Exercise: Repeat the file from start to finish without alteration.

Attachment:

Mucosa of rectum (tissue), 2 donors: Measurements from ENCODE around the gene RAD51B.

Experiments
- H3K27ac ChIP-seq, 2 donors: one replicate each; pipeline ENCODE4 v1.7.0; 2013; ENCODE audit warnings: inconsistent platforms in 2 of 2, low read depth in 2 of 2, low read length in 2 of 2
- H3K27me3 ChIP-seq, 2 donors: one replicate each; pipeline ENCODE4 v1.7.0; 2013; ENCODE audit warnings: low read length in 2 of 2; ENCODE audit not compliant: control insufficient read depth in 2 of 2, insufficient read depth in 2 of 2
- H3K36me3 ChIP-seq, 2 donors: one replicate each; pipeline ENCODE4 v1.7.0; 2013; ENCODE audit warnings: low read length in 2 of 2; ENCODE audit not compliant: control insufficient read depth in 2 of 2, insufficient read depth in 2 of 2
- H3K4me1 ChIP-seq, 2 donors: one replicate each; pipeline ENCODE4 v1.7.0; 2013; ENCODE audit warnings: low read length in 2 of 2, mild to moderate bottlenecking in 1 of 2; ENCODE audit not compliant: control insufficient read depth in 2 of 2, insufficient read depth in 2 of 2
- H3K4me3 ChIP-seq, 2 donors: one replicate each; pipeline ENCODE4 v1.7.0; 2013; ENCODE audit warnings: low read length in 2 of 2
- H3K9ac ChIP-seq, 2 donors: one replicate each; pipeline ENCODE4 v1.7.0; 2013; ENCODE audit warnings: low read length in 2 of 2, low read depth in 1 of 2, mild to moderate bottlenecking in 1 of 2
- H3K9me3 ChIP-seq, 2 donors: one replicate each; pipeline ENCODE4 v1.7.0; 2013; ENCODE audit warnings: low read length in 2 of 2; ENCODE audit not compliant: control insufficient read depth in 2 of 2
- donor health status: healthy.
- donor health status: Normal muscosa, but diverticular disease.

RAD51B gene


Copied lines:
Mucosa of rectum (tissue), 2 donors: Measurements from ENCODE around the gene RAD51B.

Experiments
- H3K27ac ChIP-seq, 2 donors: one replicate each; pipeline ENCODE4 v1.7.0; 2013; ENCODE audit warnings: inconsistent platforms in 2 of 2, low read depth in 2 of 2, low read length in 2 of 2
- H3K27me3 ChIP-seq, 2 donors: one replicate each; pipeline ENCODE4 v1.7.0; 2013; ENCODE audit warnings: low read length in 2 of 2; ENCODE audit not compliant: control insufficient read depth in 2 of 2, insufficient read depth in 2 of 2
- H3K36me3 ChIP-seq, 2 donors: one replicate each; pipeline ENCODE4 v1.7.0; 2013; ENCODE audit warnings: low read length in 2 of 2; ENCODE audit not compliant: control insufficient read depth in 2 of 2, insufficient read depth in 2 of 2
- H3K4me1 ChIP-seq, 2 donors: one replicate each; pipeline ENCODE4 v1.7.0; 2013; ENCODE audit warnings: low read length in 2 of 2, mild to moderate bottlenecking in 1 of 2; ENCODE audit not compliant: control insufficient read depth in 2 of 2, insufficient read depth in 2 of 2
- H3K4me3 ChIP-seq, 2 donors: one replicate each; pipeline ENCODE4 v1.7.0; 2013; ENCODE audit warnings: low read length in 2 of 2
- H3K9ac ChIP-seq, 2 donors: one replicate each; pipeline ENCODE4 v1.7.0; 2013; ENCODE audit warnings: low read length in 2 of 2, low read depth in 1 of 2, mild to moderate bottlenecking in 1 of 2
- H3K9me3 ChIP-seq, 2 donors: one replicate each; pipeline ENCODE4 v1.7.0; 2013; ENCODE audit warnings: low read length in 2 of 2; ENCODE audit not compliant: control insufficient read depth in 2 of 2
- donor health status: healthy.
- donor health status: Normal muscosa, but diverticular disease.

RAD51B gene